[AG]: That would be a good feature and I can sympathise with you after all the beta testing I did myself. I'm not sure that that ability is easily worked into the game engine but I have made some allowances in the game for people who want to turn the volume way down. You may have noticed while you were playing that when you do something and your character has something to say that might be of help, there is a text pop-up at the bottom of the screen. Anytime there is something important that the player needs to know they will be made aware of it even if the sound is turned off. (Of course the clicking of locks etc is lost)

[AL]: Any plans for adding more worlds? When? I'd love to explore those worlds that I had a glimpse of in the handbook found in the Camp.

[AG]: This will all depend on the success of the current game. All of the worlds that are in the handbook are in various stages of development, just waiting to be built into another Scavenger Hunter game or as Add-On packs for the existing game. All we need is the support of the adventure community through sales and a follow-up will be assured.

[AL]: Any plans for foreign language versions? Any plans for releasing the game in countries other than Canada and the US?

[AG]: No plans for any foreign language versions. While the game was released in Canada, we do sell to anywhere in the world and have had a number of overseas orders.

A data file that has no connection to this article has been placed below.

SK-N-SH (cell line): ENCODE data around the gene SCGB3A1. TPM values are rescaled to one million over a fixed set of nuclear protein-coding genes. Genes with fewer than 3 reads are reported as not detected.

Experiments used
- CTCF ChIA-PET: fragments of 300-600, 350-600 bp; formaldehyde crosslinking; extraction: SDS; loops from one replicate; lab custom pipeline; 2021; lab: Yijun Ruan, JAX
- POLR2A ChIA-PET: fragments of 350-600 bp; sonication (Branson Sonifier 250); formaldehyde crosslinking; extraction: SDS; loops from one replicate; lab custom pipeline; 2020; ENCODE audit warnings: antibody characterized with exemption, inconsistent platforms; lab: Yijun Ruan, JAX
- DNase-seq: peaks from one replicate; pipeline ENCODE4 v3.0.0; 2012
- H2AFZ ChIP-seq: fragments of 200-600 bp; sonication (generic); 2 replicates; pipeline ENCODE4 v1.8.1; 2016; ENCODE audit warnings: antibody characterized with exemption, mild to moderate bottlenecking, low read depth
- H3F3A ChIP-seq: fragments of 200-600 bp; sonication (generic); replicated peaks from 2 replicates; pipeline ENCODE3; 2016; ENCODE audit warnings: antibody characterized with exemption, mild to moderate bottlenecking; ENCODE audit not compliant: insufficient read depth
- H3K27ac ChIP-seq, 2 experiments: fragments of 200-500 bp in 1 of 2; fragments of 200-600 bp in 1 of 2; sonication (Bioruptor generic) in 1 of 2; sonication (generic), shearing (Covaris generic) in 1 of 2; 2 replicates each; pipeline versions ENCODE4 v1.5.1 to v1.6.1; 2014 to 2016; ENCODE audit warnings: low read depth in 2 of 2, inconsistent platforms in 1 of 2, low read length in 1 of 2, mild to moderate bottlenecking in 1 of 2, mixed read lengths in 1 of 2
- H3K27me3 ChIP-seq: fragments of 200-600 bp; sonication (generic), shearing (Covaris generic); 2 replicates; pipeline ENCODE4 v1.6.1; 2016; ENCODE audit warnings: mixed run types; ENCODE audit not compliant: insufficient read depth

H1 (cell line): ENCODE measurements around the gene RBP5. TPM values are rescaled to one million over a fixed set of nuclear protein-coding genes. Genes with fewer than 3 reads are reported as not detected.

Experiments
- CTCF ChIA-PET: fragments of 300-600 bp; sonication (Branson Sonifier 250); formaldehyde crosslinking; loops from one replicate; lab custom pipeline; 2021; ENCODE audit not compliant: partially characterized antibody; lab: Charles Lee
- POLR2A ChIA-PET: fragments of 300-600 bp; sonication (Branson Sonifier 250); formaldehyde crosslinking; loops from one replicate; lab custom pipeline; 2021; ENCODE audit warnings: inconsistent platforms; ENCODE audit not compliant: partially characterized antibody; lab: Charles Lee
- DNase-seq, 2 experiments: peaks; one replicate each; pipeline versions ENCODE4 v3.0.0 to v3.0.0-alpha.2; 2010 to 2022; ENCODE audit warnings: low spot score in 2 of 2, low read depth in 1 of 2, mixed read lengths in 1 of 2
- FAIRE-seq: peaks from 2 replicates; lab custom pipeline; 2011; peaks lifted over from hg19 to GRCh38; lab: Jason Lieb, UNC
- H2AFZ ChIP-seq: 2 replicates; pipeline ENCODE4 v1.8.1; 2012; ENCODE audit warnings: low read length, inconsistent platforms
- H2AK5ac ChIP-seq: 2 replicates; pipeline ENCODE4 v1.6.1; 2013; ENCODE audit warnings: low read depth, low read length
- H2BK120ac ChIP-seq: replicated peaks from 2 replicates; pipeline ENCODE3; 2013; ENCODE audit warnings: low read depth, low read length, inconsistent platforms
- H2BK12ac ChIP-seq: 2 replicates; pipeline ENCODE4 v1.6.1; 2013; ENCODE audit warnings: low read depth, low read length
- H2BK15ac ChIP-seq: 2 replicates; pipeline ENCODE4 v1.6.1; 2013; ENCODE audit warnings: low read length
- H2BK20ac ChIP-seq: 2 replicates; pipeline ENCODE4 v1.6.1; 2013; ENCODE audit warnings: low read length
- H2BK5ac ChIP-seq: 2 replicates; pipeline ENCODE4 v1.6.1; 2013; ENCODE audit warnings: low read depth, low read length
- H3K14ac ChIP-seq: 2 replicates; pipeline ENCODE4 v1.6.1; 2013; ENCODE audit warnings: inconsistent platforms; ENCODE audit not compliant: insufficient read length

[AL]: What is your favorite adventure game?

[AG]: Not that I have played all that many adventure games but my favorite would be Riven, although Beyond Atlantis (which I'm currently playing is a close second).

[AL]: Do you intend to remain independent, or will you be seeking an alliance with a software publisher?

[AG]: Prior to releasing the game as an independent, I contacted DreamCatcher (aka The Adventure Company) and offered to send them a review copy but we never heard back. I have also sent a letter of inquiry to GotGames as well as a press release when the game was released. Press releases have also got out to other publishers including Lighthouse Interactive but so far we've been left on our own.

[AL]: What are your plans after this game? New game in the pipeline?

[AG]: Developing and putting together a game, particularly an adventure game, takes a lot of time and effort. As I mentioned before, there are additional Scavenger worlds that are waiting to be finished. The current game Scavenger Hunter has been written so that it could accommodate a world library of up to 25 different worlds that the AI would choose from but we really need to see support from the adventure community or a nibble from a publisher before I would devote that kind of time to expanding the existing game or working on a new one.

Thank you, Anne, for taking the time to give us insight into this unique game and the development process. We are all for supporting independent game developers, aren't we? Read our review, play the game and spread the word. You may think it is not really your cup of tea, but you may be surprised. I thought so myself at first, as my recent favorites in games includes blood and gore Silent Hill series. But as I played the Scavenger Hunter, I found myself quite intrigued and entertained, despite its rather plain look and feel.

Sagewood Software has a demo of the game on their website. Be sure to check it out


PC System Requirements:
Windows 9x/ME/2000/XP
CPU 800 MHz or better
720 MB HDD free space
Video Card
Sound Card
CD-ROM Drive
Keyboard, mouse, speakers